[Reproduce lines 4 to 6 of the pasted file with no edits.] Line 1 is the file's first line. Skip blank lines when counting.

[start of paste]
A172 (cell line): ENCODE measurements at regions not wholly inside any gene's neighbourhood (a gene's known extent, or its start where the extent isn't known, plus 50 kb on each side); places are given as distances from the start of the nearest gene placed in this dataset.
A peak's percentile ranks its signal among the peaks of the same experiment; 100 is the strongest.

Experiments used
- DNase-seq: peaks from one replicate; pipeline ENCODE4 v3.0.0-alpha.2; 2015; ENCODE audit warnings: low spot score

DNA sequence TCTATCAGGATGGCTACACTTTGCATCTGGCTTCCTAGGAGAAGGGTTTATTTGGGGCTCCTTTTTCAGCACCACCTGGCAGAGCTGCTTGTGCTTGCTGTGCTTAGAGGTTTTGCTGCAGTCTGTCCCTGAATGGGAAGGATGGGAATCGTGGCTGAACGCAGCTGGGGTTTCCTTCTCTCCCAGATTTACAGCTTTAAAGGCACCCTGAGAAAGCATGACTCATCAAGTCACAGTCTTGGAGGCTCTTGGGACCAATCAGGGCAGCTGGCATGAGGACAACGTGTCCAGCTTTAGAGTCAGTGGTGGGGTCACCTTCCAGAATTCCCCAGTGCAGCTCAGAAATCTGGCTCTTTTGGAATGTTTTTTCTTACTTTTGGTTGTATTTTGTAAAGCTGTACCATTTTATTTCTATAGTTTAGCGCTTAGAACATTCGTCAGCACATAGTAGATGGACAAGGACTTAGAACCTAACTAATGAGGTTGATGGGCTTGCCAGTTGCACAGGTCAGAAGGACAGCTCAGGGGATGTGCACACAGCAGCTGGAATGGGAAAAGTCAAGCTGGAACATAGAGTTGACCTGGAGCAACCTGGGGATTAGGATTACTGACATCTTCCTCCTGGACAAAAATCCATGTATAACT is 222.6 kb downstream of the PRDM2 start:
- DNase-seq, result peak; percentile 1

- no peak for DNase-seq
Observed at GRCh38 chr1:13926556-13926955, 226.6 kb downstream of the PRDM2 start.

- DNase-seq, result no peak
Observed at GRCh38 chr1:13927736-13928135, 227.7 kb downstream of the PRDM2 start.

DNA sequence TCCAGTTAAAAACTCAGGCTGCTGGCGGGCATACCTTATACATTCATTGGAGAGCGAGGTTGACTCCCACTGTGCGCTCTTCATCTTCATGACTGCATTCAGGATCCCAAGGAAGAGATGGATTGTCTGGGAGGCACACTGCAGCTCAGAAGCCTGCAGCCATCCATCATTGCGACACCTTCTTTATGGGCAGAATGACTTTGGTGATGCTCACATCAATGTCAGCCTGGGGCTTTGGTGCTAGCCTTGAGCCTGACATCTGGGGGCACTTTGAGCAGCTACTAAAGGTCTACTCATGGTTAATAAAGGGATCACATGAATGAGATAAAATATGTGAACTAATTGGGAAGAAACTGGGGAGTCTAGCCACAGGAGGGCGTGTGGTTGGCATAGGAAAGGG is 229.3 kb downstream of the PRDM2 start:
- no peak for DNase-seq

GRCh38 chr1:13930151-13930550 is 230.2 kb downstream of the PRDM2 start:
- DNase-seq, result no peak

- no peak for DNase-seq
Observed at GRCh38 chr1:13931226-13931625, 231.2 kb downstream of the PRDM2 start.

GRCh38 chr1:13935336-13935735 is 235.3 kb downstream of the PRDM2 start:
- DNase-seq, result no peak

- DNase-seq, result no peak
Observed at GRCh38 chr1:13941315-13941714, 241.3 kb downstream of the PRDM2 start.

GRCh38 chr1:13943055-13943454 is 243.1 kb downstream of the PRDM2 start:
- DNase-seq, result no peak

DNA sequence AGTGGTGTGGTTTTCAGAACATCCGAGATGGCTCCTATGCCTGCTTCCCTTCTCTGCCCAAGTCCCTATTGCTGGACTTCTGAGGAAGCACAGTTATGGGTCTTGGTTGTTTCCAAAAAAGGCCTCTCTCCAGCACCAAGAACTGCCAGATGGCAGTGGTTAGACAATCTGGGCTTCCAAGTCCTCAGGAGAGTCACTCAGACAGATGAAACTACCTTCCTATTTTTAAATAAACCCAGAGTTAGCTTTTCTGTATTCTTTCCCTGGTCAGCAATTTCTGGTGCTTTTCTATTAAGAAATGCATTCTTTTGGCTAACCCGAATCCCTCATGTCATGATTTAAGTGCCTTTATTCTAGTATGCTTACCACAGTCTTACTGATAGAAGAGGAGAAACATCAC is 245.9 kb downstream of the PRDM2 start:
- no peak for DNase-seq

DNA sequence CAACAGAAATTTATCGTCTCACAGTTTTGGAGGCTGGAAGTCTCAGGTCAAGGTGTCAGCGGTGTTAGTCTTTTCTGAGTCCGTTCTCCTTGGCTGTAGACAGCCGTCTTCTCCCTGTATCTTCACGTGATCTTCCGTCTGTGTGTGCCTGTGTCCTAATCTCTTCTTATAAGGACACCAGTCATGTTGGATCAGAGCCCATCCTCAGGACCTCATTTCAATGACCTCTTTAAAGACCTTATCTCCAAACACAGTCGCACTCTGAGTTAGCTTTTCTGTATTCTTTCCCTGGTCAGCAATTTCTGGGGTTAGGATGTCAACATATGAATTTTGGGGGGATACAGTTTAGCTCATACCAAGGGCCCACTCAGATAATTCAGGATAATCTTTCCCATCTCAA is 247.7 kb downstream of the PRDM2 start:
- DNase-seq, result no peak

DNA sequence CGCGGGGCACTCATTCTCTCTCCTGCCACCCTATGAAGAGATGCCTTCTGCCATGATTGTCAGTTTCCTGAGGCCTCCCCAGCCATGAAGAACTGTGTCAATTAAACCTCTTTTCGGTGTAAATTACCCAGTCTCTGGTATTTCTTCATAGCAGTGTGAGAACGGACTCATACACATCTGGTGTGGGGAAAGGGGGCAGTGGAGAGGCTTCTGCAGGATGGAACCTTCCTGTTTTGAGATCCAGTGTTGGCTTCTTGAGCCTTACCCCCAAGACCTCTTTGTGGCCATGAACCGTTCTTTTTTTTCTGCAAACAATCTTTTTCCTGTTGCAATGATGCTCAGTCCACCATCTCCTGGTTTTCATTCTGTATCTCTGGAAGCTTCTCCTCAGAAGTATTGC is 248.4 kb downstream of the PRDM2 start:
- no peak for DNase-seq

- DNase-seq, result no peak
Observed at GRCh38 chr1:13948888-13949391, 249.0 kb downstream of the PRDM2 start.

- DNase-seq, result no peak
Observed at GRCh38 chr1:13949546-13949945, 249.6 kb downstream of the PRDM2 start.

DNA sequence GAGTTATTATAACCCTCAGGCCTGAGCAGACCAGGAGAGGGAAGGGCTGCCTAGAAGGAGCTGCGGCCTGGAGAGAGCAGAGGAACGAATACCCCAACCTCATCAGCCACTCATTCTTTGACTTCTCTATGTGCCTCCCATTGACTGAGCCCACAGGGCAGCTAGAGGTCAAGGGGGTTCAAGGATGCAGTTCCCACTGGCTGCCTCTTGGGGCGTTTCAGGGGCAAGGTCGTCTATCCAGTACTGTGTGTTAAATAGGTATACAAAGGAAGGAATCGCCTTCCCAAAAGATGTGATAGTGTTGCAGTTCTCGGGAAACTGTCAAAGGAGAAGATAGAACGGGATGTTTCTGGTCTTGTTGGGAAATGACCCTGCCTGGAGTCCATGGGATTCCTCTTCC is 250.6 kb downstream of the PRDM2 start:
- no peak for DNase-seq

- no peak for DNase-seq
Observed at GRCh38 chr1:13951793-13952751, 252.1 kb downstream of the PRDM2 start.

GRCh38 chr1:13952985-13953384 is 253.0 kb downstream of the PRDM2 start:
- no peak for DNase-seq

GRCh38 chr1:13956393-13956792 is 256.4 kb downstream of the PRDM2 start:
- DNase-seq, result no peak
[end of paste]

- DNase-seq: peaks from one replicate; pipeline ENCODE4 v3.0.0-alpha.2; 2015; ENCODE audit warnings: low spot score

DNA sequence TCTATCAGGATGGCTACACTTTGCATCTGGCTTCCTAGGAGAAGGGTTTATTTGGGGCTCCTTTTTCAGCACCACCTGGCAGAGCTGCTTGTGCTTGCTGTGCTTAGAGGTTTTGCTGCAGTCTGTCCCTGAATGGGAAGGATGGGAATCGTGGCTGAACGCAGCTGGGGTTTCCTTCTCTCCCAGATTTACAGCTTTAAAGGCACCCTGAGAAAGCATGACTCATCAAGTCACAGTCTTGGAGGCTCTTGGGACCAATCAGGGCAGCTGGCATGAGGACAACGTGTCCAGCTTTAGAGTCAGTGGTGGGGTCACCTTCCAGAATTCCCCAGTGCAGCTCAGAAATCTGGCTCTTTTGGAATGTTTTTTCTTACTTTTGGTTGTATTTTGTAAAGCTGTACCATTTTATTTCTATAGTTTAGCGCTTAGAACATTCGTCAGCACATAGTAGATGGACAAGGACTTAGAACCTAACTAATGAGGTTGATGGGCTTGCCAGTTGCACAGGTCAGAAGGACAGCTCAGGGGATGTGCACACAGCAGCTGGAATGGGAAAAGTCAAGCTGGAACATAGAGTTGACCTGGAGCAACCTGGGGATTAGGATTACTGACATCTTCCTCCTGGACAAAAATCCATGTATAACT is 222.6 kb downstream of the PRDM2 start:
- DNase-seq, result peak; percentile 1